The Jerry Lieber/Mike Stoller team is back, though this time we have to go a little further back in time to get there.
In 1952, the prolific songwriting duo was just getting started and the two nineteen year olds had just come off writing their first hit, “Hard Times” for Charles Brown, which made it to #7 on the R&B Chart. Amongst the many songs they wrote at the time was “Kansas City”, which was inspired by the music of KC native, Big Joe Turner.
Now the fact that they were born in the East Coast didn’t stop the two Jewish youngsters who would later migrate to Los Angeles but had never been to Kansas City from writing a song about it and originally they wrote with the intention of having Little Willie Littlefield sing it. Personally, I have never been to Kansas City either, but I know it has a decent blues scene, some good BBQ and they support their sports teams. I also know that Kansas City has a ring to it that not many other three syllable American towns have.
Littlefield’s gritty version did not chart, but the song would be re-recorded often and would again by Wilbert Harrison, a Charlotte born musician who had toiled around in relative obscurity for roughly seven years before he met Harlem based producer, Bobby Robinson who opened an establishment called “Bobby’s Record Shop” in 1946, which holds the distinction of being the first black owned business on 125th Street, a road known as being the “Main Street of Harlem”.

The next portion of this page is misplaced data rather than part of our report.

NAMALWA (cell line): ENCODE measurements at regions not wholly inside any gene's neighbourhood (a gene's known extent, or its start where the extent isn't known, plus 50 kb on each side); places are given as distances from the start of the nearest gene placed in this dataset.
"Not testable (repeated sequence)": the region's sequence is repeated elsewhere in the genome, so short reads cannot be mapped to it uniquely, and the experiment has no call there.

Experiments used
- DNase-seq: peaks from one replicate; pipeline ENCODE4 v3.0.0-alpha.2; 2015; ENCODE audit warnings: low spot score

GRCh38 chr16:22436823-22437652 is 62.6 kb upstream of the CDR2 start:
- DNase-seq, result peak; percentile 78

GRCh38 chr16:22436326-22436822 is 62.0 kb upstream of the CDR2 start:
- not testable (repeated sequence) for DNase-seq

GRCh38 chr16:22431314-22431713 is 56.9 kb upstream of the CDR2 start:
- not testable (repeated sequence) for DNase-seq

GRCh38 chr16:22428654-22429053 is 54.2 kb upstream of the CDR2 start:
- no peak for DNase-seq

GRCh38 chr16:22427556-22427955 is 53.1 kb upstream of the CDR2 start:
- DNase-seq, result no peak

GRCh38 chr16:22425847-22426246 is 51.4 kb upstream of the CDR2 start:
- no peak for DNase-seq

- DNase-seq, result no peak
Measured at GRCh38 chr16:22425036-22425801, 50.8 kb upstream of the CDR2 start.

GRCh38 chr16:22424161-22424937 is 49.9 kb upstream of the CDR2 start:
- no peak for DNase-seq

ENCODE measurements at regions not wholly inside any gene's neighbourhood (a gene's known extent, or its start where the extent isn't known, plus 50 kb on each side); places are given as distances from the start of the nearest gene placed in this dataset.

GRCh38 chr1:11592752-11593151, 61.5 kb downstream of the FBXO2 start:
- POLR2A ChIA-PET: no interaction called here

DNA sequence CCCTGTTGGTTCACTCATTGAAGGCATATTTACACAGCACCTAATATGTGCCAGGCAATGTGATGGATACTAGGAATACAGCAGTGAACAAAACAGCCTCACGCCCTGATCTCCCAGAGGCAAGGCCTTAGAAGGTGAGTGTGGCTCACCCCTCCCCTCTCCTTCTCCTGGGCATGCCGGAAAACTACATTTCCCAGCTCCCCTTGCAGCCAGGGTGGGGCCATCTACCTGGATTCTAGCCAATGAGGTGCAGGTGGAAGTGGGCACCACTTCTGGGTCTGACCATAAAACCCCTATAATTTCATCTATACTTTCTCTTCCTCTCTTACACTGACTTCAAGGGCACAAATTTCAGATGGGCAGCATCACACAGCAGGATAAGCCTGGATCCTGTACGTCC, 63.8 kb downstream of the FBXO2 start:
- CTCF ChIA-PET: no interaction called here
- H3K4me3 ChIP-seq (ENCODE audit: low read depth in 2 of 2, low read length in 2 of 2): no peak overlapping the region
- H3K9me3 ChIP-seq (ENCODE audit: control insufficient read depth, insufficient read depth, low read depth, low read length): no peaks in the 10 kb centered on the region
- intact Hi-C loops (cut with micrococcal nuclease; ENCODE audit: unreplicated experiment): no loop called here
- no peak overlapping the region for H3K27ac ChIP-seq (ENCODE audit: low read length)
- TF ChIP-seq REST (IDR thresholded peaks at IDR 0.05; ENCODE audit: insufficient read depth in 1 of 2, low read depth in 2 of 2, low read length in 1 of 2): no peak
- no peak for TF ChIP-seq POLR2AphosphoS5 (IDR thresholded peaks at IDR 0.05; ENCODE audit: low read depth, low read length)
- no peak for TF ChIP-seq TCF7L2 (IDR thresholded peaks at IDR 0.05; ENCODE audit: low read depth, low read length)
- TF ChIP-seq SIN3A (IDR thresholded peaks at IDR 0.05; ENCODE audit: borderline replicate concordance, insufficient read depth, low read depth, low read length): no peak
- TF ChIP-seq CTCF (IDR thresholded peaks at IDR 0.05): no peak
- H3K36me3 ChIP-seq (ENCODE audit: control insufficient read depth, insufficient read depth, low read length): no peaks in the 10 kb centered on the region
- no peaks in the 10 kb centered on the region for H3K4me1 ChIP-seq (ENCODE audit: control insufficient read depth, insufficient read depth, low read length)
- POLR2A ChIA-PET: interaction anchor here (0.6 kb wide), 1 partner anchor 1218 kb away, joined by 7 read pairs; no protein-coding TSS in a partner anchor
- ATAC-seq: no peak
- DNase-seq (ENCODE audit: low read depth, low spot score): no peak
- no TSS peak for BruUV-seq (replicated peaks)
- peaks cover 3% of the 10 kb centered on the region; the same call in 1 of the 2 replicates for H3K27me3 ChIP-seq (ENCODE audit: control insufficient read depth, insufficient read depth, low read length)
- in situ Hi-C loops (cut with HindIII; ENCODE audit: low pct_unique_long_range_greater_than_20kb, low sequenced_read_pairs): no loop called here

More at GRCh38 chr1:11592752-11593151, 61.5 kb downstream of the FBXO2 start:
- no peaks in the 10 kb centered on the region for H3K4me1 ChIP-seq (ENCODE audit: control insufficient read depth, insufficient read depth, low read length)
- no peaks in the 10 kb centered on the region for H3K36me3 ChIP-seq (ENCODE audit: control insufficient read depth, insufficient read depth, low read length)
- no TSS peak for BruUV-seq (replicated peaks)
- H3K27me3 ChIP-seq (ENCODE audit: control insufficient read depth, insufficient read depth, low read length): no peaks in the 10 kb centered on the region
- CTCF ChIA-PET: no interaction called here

For Robinson, record store owning slowly turned into record producing and it would become a community hub for music. Robinson would produce R&B records throughout the 1950’s but it was in 1959 that he would really break through. The previous number one that we talked about by Dave Cortez was also produced by Robinson and he would later produce recordings by Elmore James, The Shirelles, Gladys Knight and the Pips and in the late 70’s, Grandmaster Flash and the Furious Five, and with Harrison he would have his second number one in a row.
Harrison approached the song in a bluesy style (as the song intended) but the multi-faceted singer who was capable of Calypso and Country and would later show elements of that in his recordings, brought a stripped down version of the song that had huge crossover appeal and would go to the top of both the Hot 100 and R&B Chart and it looked like Wilbert Harrison was poised for a huge run, only not because he didn’t have the material, but because he had issues with his previous record company, who he thought he was no longer under contract to.
Wilbert had released some material with Savoy Records from 1954 to 1956 to little fanfare and the legend has it that he was literally thrown out of the office by the head of the label. Wouldn’t you think you were fired after that? However, a contract is a contract and now that Harrison proved that he was worth some money he had to go through a maze of legal red tape that killed his momentum. It would be a decade before he had another hit, “Let’s Work Together”, but it would be his last and would only go to #32 and isn’t really remembered much today.
Wilbert Harrison may only be associated with one song, but if you ever get a chance to listen to some of his other material, give a listen to one of the most underrated performers of the 1950’s and early 60’s.
Trust me, you won’t be disappointed.
Other Notable Songs that charted but did not go to number one in this time period: May 18, 1959 – May 31, 1959.
5/18/59: Teenager in Love by Dion and the Belmonts went to #5.
 Did you ever hear a good song about Milwaukee?